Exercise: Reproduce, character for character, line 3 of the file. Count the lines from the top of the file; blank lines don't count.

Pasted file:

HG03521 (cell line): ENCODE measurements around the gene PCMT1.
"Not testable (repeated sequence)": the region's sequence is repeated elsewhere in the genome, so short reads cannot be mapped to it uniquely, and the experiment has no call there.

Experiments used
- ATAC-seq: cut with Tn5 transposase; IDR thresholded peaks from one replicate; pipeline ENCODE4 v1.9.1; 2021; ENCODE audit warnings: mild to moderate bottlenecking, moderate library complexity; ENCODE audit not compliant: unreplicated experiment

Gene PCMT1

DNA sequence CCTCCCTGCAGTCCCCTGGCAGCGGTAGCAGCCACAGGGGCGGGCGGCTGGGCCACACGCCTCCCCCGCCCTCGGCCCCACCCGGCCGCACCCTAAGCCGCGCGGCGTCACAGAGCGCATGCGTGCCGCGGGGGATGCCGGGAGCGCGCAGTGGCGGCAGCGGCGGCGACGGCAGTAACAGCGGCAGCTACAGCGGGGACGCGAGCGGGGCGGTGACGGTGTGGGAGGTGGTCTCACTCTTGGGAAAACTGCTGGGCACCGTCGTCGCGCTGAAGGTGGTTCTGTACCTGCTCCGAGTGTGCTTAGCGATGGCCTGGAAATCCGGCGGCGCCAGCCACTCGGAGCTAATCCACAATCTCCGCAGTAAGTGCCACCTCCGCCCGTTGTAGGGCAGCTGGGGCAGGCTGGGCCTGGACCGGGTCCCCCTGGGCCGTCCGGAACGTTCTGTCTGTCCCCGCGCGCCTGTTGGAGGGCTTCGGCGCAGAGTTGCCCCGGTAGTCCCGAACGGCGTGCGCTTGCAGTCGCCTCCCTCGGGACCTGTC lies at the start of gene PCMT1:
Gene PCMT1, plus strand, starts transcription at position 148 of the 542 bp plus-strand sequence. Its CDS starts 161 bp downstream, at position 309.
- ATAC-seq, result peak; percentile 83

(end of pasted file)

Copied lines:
Experiments used